Secretary of State race in Arizona is now too close to call
PHOENIX — The race between Democratic state Senate Minority Leader Katie Hobbs and Republican businessman Steve Gaynor to be Arizona's next secretary of state is now too close to call.
The Associated Press had declared Gaynor the winner on Election Day. But votes that have been counted since Nov. 6 narrowed the race, and the AP retracted its race call on Monday. No new call will be made until the results of the election are certified by Arizona officials.
Hobbs now leads the race by about 5,000 votes, or less than 0.3 percent, with about 170,000 votes left to be tallied. Arizona typically counts its votes slowly.
Officials estimate that all ballots won't be tallied until Thursday.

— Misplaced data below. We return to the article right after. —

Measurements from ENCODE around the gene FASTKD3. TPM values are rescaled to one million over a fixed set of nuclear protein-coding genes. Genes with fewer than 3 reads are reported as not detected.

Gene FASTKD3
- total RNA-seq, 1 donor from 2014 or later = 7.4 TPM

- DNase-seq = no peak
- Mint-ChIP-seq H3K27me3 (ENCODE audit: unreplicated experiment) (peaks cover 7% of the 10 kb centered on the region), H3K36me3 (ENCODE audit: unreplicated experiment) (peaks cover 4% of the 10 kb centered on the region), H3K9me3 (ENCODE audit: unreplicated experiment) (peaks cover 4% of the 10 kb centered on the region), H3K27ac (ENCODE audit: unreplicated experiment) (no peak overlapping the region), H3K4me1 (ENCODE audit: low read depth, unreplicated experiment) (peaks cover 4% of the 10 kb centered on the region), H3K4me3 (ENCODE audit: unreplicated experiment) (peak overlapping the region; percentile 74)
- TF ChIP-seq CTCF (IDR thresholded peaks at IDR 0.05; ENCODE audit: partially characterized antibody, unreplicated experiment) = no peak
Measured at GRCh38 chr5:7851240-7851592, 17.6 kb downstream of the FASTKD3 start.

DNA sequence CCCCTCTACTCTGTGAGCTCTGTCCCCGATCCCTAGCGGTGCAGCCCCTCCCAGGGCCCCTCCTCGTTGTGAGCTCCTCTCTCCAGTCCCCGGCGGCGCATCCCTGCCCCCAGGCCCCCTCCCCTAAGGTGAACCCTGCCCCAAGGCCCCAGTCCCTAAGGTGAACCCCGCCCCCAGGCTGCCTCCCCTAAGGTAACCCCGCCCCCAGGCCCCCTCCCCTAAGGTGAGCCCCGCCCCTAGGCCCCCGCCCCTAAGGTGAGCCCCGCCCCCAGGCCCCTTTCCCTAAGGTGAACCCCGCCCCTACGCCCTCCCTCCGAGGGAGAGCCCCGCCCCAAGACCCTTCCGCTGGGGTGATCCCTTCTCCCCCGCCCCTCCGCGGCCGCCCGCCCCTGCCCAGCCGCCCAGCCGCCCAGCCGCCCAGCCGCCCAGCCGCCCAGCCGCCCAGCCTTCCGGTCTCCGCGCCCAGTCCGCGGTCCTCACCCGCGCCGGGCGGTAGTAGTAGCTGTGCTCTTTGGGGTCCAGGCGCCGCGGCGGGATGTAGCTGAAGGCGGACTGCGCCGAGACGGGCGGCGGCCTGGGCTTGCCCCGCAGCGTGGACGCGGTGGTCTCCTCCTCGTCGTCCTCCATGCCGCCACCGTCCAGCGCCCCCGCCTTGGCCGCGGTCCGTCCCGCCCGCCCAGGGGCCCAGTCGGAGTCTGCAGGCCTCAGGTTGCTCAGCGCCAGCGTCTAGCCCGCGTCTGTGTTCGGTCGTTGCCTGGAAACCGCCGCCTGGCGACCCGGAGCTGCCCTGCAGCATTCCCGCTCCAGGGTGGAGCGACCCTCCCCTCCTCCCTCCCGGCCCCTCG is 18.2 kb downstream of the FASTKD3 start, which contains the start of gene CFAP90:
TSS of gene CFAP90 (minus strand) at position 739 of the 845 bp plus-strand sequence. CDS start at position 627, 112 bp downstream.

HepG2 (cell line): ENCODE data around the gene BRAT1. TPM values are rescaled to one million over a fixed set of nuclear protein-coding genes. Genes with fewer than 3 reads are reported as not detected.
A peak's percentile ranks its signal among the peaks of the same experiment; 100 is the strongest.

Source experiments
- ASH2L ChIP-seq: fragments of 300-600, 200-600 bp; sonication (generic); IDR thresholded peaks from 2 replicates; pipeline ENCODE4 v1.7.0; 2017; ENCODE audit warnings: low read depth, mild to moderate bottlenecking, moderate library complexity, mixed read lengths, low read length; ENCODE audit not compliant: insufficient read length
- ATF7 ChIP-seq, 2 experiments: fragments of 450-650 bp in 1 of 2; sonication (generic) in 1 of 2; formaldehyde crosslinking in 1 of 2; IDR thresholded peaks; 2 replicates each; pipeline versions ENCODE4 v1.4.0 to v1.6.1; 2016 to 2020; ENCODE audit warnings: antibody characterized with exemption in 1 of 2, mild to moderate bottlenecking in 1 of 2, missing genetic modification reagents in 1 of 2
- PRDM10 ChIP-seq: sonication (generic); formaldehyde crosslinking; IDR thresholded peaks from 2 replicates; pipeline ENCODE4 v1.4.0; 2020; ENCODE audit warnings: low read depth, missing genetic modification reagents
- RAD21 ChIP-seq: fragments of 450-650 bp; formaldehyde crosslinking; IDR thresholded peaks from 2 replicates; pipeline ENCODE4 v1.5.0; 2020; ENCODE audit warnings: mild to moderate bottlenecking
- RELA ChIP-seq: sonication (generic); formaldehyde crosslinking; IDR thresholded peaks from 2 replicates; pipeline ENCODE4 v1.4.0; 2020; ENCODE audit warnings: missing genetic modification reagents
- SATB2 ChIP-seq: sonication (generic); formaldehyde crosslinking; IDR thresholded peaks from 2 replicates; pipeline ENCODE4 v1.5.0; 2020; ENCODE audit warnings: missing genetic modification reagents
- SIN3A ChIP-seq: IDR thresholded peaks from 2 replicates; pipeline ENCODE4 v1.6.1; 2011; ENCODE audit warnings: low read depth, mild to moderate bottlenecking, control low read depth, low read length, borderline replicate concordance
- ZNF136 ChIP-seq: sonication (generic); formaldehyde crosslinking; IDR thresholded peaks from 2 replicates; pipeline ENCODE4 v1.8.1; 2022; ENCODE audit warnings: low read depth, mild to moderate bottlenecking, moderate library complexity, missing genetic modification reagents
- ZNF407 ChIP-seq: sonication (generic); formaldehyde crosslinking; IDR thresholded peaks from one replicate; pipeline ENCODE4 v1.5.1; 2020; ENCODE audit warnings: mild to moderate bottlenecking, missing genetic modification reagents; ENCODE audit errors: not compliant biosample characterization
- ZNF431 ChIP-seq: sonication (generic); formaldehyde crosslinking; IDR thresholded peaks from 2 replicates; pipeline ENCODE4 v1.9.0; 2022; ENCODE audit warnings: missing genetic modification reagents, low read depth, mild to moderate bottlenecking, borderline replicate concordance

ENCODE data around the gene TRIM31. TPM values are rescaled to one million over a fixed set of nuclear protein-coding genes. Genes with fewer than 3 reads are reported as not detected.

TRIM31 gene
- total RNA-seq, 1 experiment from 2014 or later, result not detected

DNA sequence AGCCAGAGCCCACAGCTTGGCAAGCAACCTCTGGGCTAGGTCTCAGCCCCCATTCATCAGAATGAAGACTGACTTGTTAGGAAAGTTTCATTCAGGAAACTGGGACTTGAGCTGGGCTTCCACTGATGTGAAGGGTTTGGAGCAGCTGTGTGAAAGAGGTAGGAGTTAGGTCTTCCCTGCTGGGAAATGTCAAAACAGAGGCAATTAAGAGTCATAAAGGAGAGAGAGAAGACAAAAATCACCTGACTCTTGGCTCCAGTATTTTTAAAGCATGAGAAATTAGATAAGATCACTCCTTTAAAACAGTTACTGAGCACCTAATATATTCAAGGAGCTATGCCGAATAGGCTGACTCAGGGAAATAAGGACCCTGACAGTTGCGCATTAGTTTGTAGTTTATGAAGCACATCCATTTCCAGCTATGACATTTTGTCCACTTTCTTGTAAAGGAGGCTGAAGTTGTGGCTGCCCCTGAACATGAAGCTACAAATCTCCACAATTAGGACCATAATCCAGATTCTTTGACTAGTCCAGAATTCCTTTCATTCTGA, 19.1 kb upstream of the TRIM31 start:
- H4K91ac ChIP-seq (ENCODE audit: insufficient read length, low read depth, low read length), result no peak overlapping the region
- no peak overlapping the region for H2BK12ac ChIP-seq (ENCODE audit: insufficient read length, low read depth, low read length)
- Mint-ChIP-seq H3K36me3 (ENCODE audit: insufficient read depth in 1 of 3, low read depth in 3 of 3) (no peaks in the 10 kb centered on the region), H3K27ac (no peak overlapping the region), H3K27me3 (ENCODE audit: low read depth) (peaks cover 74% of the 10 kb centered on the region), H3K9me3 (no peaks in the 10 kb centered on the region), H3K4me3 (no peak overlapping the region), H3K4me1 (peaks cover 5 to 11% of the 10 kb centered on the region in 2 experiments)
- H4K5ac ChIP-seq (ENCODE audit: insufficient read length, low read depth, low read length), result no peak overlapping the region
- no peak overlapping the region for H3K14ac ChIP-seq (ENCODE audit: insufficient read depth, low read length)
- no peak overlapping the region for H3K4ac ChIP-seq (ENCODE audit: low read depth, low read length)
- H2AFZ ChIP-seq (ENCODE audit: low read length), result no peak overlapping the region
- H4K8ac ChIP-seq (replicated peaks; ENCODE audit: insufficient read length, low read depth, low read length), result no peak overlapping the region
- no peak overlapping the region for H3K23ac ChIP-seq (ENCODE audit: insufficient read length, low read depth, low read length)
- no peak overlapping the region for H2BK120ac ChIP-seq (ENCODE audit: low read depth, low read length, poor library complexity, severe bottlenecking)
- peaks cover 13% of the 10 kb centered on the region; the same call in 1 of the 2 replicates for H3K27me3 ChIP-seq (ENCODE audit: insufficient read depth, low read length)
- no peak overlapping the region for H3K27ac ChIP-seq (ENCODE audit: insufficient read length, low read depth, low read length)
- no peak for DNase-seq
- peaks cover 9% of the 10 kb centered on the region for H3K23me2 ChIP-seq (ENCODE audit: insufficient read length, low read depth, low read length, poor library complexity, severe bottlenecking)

More than 2.3 million votes were cast in the election.
Hobbs has been in the Senate since 2013 and highlighted her experience as a social worker and former head of a nonprofit group that helps abused women. She also served in the Arizona House of Representatives from 2011 to 2013.
Gaynor spent nearly $2 million of his own money in the race. Gaynor emphasized his business experience as the owner of a Los Angeles printing plant. Critics labeled him a wealthy donor who paid his way into the race.
He defeated current Secretary of State Michele Reagan in the August primary after saying her tenure was riddled with missteps.
The secretary of state's office handles voter registration and candidate filing. The secretary of state serves as acting governor when the governor leaves the state. The secretary of state is also first in line to succeed the governor if the governor becomes incapacitated, leaves office or dies.